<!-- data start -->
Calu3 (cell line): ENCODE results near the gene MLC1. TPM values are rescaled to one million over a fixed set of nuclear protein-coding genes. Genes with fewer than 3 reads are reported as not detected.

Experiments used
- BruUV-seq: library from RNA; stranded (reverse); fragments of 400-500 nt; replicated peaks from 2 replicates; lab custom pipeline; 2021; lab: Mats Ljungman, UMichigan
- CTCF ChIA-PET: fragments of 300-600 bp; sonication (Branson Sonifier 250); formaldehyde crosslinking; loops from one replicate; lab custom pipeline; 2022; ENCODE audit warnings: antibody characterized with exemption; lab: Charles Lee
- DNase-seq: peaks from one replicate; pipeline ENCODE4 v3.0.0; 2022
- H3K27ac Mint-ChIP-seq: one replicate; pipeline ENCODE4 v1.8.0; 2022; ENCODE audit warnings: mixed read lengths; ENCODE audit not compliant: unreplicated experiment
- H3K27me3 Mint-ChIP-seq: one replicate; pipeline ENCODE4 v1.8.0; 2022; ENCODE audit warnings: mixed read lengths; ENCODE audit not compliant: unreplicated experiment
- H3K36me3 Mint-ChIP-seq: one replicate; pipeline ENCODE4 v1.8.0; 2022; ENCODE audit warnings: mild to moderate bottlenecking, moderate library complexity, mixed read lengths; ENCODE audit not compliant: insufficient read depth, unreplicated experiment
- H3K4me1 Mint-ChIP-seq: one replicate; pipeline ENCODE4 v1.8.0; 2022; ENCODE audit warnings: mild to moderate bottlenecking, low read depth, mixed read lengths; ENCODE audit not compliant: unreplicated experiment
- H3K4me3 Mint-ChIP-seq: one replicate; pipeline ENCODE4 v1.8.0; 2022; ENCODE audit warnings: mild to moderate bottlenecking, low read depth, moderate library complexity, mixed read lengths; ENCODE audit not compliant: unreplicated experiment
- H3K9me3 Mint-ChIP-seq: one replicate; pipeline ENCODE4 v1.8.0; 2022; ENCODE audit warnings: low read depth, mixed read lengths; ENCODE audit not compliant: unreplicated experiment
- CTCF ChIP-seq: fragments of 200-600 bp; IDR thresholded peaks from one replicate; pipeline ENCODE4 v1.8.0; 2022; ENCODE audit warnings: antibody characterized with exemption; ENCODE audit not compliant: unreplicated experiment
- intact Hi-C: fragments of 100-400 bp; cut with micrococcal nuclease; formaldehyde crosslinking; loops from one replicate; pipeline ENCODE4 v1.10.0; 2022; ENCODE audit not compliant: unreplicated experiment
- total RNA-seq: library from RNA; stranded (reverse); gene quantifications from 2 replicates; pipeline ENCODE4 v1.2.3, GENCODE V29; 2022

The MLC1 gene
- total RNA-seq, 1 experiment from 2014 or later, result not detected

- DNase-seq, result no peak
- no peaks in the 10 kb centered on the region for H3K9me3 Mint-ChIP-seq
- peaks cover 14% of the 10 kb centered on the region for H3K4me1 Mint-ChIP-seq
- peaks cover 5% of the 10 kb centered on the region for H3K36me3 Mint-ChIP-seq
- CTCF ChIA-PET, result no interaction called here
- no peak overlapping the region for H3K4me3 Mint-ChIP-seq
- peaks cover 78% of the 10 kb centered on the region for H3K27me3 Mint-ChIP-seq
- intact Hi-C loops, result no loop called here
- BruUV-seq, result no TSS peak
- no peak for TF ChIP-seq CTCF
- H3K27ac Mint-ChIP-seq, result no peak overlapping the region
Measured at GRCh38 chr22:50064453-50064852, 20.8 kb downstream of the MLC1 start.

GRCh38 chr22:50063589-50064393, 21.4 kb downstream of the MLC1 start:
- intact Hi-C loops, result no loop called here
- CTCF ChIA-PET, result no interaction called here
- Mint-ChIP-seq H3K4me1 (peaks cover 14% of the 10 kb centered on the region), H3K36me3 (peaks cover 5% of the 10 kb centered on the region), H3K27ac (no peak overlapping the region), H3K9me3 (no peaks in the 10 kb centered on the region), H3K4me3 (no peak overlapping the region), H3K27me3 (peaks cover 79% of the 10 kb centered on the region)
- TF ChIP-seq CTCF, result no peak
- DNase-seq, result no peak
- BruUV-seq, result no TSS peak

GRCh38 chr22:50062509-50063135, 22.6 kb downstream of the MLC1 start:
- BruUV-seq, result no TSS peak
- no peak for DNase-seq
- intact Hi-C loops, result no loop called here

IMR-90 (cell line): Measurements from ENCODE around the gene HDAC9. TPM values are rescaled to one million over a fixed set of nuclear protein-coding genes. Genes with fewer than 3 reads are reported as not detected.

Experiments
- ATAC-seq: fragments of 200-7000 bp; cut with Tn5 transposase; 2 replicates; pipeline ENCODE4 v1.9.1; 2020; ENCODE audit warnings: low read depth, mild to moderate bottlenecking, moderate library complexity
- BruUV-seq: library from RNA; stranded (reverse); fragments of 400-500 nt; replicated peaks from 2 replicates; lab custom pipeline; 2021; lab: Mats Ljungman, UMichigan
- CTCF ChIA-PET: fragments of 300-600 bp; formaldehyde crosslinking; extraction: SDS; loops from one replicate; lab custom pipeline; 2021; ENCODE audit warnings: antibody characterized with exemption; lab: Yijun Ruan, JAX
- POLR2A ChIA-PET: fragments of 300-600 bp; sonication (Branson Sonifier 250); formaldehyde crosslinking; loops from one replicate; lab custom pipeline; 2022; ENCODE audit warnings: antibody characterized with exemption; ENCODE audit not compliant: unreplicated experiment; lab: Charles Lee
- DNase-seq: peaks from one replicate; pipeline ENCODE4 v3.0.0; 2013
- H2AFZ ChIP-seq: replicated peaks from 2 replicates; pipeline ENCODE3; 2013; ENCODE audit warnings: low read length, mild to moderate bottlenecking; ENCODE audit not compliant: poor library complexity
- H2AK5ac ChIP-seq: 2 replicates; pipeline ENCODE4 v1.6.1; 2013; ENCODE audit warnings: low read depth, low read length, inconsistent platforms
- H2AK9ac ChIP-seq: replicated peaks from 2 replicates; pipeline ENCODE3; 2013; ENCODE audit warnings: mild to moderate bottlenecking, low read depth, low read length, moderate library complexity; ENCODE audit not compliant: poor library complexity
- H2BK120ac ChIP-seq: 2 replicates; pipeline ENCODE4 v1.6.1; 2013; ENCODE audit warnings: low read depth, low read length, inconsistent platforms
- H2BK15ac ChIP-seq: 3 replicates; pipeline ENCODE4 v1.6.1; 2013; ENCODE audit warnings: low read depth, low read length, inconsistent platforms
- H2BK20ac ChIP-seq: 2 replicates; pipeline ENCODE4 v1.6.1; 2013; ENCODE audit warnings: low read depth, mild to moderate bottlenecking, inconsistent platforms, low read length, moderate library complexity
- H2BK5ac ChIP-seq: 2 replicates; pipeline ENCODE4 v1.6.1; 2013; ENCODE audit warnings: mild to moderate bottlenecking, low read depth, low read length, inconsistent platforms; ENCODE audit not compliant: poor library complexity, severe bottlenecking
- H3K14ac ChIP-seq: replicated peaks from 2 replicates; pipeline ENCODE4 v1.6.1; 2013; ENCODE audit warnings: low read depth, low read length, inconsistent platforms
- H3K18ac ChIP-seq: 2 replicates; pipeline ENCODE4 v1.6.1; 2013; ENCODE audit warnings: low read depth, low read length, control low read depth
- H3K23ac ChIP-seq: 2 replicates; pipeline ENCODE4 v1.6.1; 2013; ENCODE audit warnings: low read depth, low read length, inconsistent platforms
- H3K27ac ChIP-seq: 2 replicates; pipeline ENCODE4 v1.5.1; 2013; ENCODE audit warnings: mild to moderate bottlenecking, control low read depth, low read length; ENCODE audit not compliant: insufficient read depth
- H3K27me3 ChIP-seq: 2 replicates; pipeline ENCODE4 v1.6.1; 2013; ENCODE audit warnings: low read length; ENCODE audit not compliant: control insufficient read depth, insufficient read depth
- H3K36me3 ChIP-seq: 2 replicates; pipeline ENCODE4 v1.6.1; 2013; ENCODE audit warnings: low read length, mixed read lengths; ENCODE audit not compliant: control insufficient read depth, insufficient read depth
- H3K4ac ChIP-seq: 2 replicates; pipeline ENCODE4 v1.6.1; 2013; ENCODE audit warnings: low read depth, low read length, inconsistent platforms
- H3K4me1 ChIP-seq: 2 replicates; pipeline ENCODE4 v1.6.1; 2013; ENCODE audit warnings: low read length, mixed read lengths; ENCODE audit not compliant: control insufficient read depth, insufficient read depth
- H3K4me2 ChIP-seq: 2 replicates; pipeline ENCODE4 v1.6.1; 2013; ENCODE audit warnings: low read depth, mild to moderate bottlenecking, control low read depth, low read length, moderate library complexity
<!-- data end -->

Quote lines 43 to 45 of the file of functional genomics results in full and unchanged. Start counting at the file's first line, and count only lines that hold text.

- BruUV-seq: library from RNA; stranded (reverse); fragments of 400-500 nt; replicated peaks from 2 replicates; lab custom pipeline; 2021; lab: Mats Ljungman, UMichigan
- CTCF ChIA-PET: fragments of 300-600 bp; formaldehyde crosslinking; extraction: SDS; loops from one replicate; lab custom pipeline; 2021; ENCODE audit warnings: antibody characterized with exemption; lab: Yijun Ruan, JAX
- POLR2A ChIA-PET: fragments of 300-600 bp; sonication (Branson Sonifier 250); formaldehyde crosslinking; loops from one replicate; lab custom pipeline; 2022; ENCODE audit warnings: antibody characterized with exemption; ENCODE audit not compliant: unreplicated experiment; lab: Charles Lee